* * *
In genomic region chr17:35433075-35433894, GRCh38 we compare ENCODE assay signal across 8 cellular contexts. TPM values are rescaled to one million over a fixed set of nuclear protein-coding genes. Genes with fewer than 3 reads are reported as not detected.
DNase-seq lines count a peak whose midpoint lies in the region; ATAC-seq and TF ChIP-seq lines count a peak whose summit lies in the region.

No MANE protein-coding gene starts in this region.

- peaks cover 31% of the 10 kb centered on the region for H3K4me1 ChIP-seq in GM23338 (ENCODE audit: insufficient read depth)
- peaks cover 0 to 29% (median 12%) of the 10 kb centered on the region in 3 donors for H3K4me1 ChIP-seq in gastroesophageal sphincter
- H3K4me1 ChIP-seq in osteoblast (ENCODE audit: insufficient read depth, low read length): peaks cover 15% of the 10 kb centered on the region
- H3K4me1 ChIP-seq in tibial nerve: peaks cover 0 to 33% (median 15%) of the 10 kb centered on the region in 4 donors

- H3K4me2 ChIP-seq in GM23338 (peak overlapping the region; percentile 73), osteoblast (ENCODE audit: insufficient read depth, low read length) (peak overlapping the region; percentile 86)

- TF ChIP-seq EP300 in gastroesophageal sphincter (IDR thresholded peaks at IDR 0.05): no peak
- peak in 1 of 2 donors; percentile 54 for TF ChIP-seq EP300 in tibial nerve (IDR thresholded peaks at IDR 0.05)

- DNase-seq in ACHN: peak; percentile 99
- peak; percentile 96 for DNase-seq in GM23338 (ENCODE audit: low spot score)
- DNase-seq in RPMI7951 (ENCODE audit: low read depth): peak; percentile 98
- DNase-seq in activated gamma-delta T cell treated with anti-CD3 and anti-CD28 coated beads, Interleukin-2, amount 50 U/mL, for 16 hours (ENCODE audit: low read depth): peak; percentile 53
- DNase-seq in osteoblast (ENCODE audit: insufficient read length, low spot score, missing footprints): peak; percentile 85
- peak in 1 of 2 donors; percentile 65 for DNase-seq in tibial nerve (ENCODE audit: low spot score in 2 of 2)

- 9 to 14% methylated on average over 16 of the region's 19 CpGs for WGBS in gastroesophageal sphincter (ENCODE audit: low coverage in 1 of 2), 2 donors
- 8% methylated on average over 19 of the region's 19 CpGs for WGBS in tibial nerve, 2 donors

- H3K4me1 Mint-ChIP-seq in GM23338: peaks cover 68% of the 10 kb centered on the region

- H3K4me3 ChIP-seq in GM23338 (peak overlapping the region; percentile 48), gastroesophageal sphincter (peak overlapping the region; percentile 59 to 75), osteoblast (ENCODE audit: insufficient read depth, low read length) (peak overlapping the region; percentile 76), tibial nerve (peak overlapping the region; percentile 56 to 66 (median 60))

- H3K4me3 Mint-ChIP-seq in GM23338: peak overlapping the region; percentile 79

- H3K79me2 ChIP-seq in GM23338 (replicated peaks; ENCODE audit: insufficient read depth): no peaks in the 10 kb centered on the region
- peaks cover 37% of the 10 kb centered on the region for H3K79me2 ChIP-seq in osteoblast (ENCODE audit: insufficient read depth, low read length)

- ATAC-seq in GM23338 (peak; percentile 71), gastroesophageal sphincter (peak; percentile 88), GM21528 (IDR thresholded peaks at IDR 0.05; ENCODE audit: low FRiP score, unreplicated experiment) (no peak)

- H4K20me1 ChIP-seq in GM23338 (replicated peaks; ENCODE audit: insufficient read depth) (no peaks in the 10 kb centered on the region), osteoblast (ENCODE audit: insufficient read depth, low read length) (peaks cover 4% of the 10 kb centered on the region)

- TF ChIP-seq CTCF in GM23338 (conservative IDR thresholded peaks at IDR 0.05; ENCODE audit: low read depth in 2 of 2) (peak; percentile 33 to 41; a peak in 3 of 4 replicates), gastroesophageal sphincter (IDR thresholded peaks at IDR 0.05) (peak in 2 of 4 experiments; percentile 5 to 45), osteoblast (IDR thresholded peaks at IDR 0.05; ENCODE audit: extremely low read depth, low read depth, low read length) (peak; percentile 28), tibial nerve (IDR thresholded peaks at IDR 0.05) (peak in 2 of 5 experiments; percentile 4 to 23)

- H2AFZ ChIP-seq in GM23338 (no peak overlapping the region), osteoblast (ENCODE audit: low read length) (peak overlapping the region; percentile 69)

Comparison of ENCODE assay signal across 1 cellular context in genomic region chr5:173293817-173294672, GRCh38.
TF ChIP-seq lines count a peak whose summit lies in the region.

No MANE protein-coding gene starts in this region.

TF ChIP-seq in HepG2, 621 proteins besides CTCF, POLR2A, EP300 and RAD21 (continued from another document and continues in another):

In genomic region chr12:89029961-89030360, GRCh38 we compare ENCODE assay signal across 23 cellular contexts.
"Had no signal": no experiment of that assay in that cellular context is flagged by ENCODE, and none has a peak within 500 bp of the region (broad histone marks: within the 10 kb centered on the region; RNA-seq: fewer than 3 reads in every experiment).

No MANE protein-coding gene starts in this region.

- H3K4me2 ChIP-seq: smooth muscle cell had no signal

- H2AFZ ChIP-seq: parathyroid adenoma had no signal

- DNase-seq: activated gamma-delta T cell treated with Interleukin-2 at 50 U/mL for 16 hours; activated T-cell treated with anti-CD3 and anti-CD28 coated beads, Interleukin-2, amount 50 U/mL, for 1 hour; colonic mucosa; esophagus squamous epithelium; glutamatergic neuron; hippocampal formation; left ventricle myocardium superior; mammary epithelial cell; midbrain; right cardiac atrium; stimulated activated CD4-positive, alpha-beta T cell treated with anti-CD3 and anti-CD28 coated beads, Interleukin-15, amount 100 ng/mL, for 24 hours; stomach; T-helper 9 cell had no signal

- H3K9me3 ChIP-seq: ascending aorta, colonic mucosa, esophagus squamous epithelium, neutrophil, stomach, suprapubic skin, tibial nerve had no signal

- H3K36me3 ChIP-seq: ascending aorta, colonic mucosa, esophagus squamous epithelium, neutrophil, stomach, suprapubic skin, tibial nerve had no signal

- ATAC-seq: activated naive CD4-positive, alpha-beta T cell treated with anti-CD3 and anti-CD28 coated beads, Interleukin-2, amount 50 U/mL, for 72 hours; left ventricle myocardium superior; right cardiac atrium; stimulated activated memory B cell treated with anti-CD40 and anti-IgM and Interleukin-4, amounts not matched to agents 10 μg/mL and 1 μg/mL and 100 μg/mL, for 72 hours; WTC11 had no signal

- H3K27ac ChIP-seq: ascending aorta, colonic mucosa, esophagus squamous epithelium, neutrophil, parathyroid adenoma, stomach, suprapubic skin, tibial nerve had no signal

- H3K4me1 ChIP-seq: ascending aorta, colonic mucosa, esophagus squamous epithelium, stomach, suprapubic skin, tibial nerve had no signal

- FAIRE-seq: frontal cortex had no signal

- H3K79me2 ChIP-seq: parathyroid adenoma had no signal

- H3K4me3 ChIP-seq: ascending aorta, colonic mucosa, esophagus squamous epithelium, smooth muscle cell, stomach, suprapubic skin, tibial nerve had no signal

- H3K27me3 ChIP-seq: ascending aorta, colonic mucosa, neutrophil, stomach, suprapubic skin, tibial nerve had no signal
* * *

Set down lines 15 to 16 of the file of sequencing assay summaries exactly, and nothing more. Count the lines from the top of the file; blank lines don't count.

- DNase-seq in osteoblast (ENCODE audit: insufficient read length, low spot score, missing footprints): peak; percentile 85
- peak in 1 of 2 donors; percentile 65 for DNase-seq in tibial nerve (ENCODE audit: low spot score in 2 of 2)